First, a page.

Bear Creek Salmon Festival offers food, music and fun for all ages
The pandemic reminded us that all good things must come to an end — at least temporarily.
But the return of Ashland’s Bear Creek Salmon Festival proves the adage that good things come to those who wait.
After a two-year COVID-19 hiatus, the free event returns to North Mountain Park Nature Center Saturday, Oct. 1, from 11 a.m. to 4 p.m. with music, food, and all the activities that have made the festival a fall favorite with Rogue Valley families.
“We’ve really missed seeing our community during the pandemic,” said coordinator Jen Aguayo, who works at North Mountain Park Nature Center for Ashland Parks and Recreation Department.
“The Bear Creek Salmon Festival is very local. We see our friends and neighbors, share food, groove to good music, and the kids explore the park and play. It’s a joyful connection for all ages,” she said.
Local experts will be on hand with outdoor activities for all ages. They will include interactive exhibits, kids’ activities, live animals, salmon education, Native American demonstrations, spin-casting, and storytelling.
“We’re so excited about our music lineup this year,” Aguayo said.
Musical acts are booked all day, beginning with guitar and smooth vocals from Greta Gardiner. The next set will feature the three-part harmonies, guitar, banjo and fiddle of Bekkah and the Dusty Rubies. Festival goers will end the day dancing and grooving to the music of Frankie Hernandez and his band.
“In between sets at the pavilion, visitors can head down to the salmon cooking area to listen to the graceful guitar and flute of Tommy Graven,” Aguayo said.
Did someone say salmon cooking? Well, it is the Salmon Festival, and Tom Smith will do the honors, cooking salmon the traditional way, on stakes over a carefully tended fire pit.
Libby VanWyhe is the manager of North Mountain Park Nature Center.
“As long as I’ve been here, Tom has joined us to cook the salmon,” she said. “He brings all his intention to the cooking and the cultural preservation it represents.”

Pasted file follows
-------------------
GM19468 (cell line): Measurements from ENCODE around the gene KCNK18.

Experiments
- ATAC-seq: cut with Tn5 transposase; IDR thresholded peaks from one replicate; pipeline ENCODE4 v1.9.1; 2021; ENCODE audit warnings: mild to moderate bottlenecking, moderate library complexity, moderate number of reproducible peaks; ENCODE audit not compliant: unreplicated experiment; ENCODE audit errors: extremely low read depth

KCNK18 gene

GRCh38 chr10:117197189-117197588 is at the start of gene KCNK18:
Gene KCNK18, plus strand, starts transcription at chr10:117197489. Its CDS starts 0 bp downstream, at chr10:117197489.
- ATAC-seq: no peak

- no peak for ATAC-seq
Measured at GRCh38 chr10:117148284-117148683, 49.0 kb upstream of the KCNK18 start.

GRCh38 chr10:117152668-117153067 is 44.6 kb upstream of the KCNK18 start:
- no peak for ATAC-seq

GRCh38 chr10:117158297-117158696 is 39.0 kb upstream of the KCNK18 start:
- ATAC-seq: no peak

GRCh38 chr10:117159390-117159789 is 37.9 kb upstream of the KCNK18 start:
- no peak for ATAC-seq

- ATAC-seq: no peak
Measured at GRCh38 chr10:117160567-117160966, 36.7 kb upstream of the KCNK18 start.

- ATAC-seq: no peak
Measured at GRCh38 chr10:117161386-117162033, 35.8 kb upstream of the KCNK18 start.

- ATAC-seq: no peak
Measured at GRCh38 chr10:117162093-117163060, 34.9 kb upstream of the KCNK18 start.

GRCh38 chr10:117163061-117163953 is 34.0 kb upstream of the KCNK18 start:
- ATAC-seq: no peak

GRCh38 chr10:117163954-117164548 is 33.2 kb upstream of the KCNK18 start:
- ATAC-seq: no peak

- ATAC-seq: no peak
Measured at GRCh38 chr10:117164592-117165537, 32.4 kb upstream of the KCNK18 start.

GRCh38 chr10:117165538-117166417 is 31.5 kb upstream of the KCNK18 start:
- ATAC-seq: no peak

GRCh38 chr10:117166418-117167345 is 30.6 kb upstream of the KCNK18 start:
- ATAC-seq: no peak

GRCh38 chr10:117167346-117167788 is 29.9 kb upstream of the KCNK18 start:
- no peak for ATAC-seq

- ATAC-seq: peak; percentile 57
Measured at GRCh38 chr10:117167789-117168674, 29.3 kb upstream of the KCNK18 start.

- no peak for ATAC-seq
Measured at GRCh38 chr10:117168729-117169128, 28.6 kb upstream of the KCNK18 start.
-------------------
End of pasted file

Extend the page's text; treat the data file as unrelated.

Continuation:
The Cultural and Ecological Enhancement Network will be grinding acorns at the festival.
“I love the Native American participation and representation at this event,” VanWyhe said.
The festival honors the return of the fall Chinook salmon, with the goals of teaching people of all ages about the watershed and sharing opportunities for stewardship of the bioregion.
“We do this while having a great time, enjoying nature as a community,” she said.
Although there will be opportunities for most to have a taste of the salmon Smith cooks over the fire pit, there won’t be enough to serve everybody a salmon dinner.
“That’s why we have Fatso’s Cheketos as this year’s food vendor,” VanWyhe said. The popular Medford keto food truck has made a name for itself by offering people’s favorite foods in keto versions — with low carbs and sugar.
Aguayo says the food truck will serve up a variety of dishes.
“There will be plenty of gluten-free options,” she said. “They also will have a vegetarian dish, a kid-friendly plate, and something cold and refreshing to drink.”
Organizers are promoting the festival as a zero-waste event, asking visitors to bring reusable water bottles or cups. The food truck offerings will be on reusable dishes provided by festival partner Lend-Me-a-Plate. Volunteers will help wash and sanitize the dishes, and help eliminate the pounds of garbage normally associated with an event of its size.
“We have several different shifts so that volunteers can help and still enjoy the event,” Aguayo said.
People interested in helping can contact volunteer coordinator Sulaiman Shelton at 541-552-2264, or email him at email@example.com.
Aguayo gets a lot of satisfaction being involved in the event.
“I love connecting people to their habitat,” she said. “The day is focused on salmon, local watersheds, and all the ways we are intertwined. And we are just as dependent on healthy watersheds as the salmon are.”
VanWyhe, who became the center manager in 2013, started working at North Mountain Park as a volunteer in 2008, also helping with the festival, now in its 16th year.
“There’s something for everyone at the event,” she said. “Plus, people love exploring the creek, looking for aquatic macro invertebrates. What’s more fun than looking for water bugs with kids?”
A few years ago, the festival incorporated a bead-bracelet activity that’s like a scavenger hunt. “Kids love it!” VanWyhe said.
As a way of encouraging kids to explore all aspects of the festival, beads are given away in each zone.
“Kids collect the colored beads to make a bracelet,” she said, “and a complete bracelet earns a salmon prize.”
North Mountain Park is at 620 N. Mountin Avenue in Ashland. Admission to the festival is free.
For updates and more information, go online to bearcreeksalmonfestival.net.
Reach writer Jim Flint at firstname.lastname@example.org.